There was a brief scare when the school announced a "homework club" program. This could have potentially allowed the children in different grade levels to leave school at the same time. It could have also used school personnel provide academic assistance that should be provided by external parties. Luckily, the school implemented it in such a way to maximize benefit to the district. The funding was provided by parent organizations, thus it provided an extra "bonus" for certain teachers without added expense. The "club" groups were timed to be an hour. And as a great act of genius, the school required students to stay the complete hour. This prevented any people taking advantage of the program to allow their kids to get dismissed at the same time.

The principal has also done an exceptional job of taking credit for the awards that the school has garnered. The previous principal filled out all the paperwork to get the school honored as a "blue ribbon school" and a "California distinguished school". These awards help to attract smart, wealthy families to the school that are willing to spend the money to ensure the test scores remain high. This benevolent cycle weeds out the low-performing students who drive down the test scores. By attracting the best students and most dedicated parents, the school can count on high scores without wasting significant resources on education. Over the past few years, the API (Asian Percentage Index) has increased. The demand for the school has also increased. Now there are fewer "wasted" spots at the school. We do know it is horribly inefficient when teachers have fewer than the maximum number of students and it is great when a school can adequately fill them.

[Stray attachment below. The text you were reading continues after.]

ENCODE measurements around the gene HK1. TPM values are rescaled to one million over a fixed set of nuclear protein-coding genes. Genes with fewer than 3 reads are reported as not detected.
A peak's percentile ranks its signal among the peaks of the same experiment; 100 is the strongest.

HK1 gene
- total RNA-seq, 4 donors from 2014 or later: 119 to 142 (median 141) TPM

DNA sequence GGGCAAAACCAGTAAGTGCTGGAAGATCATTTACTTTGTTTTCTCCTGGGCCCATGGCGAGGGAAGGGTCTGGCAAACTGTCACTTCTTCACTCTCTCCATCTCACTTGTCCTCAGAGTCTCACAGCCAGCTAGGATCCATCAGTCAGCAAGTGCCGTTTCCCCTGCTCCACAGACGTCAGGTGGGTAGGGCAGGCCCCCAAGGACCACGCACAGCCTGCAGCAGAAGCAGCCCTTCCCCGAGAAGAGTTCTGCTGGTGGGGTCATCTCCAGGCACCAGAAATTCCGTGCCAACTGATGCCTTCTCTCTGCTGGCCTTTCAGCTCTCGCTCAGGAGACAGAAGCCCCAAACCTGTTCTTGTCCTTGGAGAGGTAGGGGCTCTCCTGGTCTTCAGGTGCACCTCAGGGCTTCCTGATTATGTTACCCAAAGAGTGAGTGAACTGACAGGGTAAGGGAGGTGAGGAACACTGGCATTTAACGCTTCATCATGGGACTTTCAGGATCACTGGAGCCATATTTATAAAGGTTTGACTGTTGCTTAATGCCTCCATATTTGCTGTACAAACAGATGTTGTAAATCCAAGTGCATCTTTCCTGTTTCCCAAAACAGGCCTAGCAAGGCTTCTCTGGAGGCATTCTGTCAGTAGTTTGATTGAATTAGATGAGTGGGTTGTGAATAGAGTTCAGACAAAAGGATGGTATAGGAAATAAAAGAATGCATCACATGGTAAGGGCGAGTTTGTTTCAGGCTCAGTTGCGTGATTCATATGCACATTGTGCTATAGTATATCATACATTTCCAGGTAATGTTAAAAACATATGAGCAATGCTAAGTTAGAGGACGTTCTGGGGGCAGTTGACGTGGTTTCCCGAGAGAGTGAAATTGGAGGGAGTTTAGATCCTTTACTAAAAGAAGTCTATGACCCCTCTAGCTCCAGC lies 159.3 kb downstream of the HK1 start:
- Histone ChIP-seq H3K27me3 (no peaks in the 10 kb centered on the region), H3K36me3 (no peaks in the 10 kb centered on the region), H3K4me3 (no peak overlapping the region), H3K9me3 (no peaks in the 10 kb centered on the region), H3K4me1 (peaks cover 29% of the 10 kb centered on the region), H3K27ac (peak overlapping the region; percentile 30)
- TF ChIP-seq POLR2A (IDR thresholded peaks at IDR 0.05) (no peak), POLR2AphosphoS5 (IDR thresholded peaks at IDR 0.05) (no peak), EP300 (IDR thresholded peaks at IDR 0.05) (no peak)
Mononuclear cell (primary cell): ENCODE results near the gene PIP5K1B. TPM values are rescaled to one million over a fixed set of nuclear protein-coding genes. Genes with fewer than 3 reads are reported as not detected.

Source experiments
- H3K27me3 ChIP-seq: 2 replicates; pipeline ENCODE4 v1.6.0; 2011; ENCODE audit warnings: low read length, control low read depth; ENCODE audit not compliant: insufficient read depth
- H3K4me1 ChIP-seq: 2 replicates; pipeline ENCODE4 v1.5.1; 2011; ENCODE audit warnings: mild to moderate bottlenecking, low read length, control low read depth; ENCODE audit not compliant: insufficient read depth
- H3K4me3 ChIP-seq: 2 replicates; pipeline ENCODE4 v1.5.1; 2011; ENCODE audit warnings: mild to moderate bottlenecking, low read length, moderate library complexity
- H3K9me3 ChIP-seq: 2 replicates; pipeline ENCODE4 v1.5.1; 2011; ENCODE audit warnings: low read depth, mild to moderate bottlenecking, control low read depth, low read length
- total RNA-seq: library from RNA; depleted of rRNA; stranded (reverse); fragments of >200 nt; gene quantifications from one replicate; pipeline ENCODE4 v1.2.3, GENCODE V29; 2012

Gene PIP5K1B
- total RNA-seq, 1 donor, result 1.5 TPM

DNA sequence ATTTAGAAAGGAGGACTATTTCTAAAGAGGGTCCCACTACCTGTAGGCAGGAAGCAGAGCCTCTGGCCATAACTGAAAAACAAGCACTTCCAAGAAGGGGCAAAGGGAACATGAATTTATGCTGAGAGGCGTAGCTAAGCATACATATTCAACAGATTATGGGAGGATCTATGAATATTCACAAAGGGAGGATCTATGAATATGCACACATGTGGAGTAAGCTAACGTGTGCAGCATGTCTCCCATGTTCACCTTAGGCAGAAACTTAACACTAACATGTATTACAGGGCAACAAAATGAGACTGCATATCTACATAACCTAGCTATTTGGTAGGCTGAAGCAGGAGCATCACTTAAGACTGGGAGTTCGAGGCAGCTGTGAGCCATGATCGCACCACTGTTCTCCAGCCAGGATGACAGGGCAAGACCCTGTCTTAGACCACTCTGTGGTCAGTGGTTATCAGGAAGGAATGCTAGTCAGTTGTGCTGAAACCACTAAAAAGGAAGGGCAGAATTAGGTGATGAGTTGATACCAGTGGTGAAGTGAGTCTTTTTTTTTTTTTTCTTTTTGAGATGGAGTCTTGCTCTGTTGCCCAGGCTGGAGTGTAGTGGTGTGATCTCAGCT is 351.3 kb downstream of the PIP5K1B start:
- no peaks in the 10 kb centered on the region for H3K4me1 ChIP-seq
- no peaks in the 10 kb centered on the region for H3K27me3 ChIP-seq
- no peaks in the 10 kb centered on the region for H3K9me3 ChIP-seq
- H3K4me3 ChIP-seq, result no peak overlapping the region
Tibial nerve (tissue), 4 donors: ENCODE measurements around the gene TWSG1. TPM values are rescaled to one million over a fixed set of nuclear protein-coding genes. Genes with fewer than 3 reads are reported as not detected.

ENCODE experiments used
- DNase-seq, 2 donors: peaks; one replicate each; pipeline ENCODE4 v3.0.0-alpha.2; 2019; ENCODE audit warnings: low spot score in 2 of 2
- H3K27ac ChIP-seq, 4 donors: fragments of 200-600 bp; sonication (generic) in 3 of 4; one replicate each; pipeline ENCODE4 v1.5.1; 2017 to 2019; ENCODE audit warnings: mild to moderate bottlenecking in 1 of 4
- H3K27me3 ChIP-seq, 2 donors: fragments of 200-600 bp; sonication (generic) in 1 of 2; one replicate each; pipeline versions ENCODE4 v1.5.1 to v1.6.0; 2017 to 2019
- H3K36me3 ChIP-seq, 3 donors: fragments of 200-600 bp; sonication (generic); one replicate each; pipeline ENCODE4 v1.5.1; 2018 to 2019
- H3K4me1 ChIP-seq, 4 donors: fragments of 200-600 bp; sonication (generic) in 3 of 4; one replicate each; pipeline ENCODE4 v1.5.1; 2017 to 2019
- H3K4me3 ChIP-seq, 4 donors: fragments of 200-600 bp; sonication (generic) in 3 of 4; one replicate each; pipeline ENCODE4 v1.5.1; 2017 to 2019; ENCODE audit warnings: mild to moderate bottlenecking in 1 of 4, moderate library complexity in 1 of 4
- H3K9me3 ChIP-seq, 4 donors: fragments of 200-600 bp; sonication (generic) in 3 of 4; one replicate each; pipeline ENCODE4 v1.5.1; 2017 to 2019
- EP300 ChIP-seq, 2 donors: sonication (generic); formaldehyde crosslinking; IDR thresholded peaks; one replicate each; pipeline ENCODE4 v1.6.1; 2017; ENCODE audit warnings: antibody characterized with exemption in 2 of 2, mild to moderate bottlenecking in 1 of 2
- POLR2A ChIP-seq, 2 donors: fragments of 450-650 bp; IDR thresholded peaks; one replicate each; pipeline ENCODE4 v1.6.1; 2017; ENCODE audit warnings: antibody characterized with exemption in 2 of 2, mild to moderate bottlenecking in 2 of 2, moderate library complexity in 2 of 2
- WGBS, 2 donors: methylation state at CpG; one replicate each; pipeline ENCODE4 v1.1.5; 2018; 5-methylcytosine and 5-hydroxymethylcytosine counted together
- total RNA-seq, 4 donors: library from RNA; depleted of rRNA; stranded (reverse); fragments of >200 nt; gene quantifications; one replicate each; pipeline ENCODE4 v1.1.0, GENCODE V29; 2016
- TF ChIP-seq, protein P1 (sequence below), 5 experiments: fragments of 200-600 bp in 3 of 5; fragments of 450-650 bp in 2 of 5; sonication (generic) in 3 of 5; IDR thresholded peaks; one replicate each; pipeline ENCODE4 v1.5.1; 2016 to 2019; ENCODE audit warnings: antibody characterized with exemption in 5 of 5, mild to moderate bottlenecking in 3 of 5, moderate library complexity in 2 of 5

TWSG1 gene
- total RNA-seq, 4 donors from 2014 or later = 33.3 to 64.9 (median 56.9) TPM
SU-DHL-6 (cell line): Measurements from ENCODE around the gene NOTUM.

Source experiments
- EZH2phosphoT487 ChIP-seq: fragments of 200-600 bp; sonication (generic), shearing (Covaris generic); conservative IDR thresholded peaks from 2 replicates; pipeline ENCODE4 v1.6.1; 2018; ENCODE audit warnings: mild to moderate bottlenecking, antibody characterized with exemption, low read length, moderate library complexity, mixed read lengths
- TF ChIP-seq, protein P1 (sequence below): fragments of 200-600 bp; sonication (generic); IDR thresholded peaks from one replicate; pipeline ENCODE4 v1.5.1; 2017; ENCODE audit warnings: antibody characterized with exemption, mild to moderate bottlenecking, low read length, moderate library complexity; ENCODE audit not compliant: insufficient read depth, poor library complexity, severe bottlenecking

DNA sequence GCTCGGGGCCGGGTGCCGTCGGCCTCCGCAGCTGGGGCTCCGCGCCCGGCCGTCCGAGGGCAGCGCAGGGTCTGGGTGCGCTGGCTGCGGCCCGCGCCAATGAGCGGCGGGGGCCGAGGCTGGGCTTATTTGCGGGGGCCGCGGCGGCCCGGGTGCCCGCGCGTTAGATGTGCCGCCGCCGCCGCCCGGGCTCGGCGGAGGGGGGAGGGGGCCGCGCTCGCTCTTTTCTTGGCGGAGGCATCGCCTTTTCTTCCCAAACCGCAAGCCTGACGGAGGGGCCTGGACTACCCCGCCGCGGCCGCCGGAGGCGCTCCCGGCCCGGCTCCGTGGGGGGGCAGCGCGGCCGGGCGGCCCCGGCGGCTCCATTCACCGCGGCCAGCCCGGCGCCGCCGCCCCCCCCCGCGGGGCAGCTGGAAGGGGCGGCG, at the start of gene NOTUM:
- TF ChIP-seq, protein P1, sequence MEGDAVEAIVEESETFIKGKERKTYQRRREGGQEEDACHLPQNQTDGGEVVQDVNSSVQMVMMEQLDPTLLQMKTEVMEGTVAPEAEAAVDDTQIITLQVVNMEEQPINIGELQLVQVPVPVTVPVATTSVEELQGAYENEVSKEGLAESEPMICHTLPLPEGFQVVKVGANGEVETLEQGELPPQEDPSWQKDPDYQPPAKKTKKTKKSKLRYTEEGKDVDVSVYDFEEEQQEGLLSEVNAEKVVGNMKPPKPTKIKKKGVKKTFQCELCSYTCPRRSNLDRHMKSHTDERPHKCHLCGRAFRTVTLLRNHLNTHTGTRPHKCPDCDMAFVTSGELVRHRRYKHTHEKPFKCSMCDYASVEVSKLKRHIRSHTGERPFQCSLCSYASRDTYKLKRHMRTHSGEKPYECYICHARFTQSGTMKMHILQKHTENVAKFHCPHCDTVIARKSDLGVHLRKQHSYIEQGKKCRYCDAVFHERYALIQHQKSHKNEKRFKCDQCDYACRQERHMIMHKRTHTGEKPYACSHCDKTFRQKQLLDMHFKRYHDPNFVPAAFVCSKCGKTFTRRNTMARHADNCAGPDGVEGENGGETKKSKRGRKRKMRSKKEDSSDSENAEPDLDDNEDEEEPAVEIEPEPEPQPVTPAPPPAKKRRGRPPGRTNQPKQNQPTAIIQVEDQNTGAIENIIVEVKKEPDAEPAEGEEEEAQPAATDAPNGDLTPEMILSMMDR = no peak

Placing the Chinese Immersion program at Meyerholz has also been a wise move. It attracts students from elsewhere in the district, thus alleviating pressure on expanding schools. It is also a significant distance from the two "reserve" schools in the district. If it were too close to these schools, then there might be temptation to open the school to reduce crowding. This could have had a negative impact in school income as rental revenues would decline. It could also hurt the many businesses that occupy the school sites. If the Chinese program were at Nimitz school, there may have been extreme pressure to reopen Serra school, thereby putting many fine businesses out on the street. Luckily, there are no schools near Meyerholz that could be re-opened, and the district can continue to support the modular classroom builders at their other school sites.

To succeed, the school system must be optimized to provide a positive day-care service for single-child families. This allows for a maximum number of households to be "involved" with minimal cost to the schools. While "standards" seem to require education at the schools, education should not be the focus. As long as parents make the commitment to enroll their kids in the proper test-prep programs the test scores and property values are high. The schools can then ask parents for more money to provide MacBooks and iPads. (It is vitally important that the district support Apple - even if it is one of the wealthiest companies in the world, it is based in Cupertino. Much better to spend money on Macbooks and iPads, even if chromebooks and androids could do just as well for a small fraction of the price.) While the school may have floundered previously, it has now been succeeding brilliantly, thanks in part to the current administration.